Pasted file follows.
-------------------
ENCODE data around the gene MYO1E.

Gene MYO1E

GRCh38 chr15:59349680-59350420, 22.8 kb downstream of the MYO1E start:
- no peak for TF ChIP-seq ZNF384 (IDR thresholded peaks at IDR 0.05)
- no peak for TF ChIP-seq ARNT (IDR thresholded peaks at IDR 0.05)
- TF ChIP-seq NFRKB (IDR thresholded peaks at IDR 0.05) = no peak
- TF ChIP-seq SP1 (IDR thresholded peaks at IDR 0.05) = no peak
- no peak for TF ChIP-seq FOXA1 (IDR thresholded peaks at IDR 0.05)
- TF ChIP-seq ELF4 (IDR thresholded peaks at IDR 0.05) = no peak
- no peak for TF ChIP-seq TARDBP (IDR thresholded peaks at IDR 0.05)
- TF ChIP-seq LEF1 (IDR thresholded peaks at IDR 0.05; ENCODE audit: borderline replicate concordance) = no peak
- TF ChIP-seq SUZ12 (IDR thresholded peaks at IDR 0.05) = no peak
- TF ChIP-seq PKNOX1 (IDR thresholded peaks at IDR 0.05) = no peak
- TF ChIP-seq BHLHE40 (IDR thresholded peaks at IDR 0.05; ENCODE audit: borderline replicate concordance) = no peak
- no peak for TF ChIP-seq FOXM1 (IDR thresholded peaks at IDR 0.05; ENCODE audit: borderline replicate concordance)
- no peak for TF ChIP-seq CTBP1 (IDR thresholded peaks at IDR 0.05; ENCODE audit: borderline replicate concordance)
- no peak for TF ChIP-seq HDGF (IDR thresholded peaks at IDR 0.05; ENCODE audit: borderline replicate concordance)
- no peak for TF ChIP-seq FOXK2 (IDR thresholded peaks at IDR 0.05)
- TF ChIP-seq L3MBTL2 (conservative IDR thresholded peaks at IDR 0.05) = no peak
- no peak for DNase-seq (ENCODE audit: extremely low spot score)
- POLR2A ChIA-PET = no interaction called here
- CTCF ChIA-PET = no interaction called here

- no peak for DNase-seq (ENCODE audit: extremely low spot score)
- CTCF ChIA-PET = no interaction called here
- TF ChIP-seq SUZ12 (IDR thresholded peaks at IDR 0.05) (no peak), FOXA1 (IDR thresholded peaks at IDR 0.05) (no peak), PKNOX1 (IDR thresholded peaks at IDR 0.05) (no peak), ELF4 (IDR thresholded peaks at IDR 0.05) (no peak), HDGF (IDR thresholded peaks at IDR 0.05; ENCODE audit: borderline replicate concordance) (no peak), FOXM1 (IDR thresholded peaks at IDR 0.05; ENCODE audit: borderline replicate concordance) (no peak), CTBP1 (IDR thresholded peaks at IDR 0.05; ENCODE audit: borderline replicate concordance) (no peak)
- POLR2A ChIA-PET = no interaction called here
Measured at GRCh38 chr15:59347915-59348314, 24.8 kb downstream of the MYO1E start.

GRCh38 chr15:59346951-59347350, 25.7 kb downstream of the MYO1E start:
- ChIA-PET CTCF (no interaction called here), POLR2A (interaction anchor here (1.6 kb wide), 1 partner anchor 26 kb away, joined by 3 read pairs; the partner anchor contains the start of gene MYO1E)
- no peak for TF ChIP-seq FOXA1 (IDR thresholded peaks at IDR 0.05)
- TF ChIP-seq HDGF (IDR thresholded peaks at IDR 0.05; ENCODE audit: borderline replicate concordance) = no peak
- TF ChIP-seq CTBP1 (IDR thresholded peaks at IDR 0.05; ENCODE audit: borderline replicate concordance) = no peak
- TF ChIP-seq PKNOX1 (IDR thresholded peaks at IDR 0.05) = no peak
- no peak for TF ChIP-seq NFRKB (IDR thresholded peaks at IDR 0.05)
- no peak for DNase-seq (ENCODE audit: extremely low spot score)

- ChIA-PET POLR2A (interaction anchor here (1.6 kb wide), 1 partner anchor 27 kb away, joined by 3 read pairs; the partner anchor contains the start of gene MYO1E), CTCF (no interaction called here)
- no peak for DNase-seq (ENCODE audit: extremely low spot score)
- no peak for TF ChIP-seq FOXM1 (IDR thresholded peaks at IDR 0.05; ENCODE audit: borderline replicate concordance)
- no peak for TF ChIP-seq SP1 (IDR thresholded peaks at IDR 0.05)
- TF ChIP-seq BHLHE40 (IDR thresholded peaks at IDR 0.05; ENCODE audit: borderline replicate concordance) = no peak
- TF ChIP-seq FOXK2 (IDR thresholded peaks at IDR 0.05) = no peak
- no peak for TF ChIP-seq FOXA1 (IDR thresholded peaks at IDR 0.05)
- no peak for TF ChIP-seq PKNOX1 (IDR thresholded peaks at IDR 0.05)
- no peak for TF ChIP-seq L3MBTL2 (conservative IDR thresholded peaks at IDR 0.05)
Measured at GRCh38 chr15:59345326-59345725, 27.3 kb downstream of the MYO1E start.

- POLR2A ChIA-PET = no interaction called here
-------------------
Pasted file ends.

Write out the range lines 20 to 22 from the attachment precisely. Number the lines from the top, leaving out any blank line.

- no peak for DNase-seq (ENCODE audit: extremely low spot score)
- POLR2A ChIA-PET = no interaction called here
- CTCF ChIA-PET = no interaction called here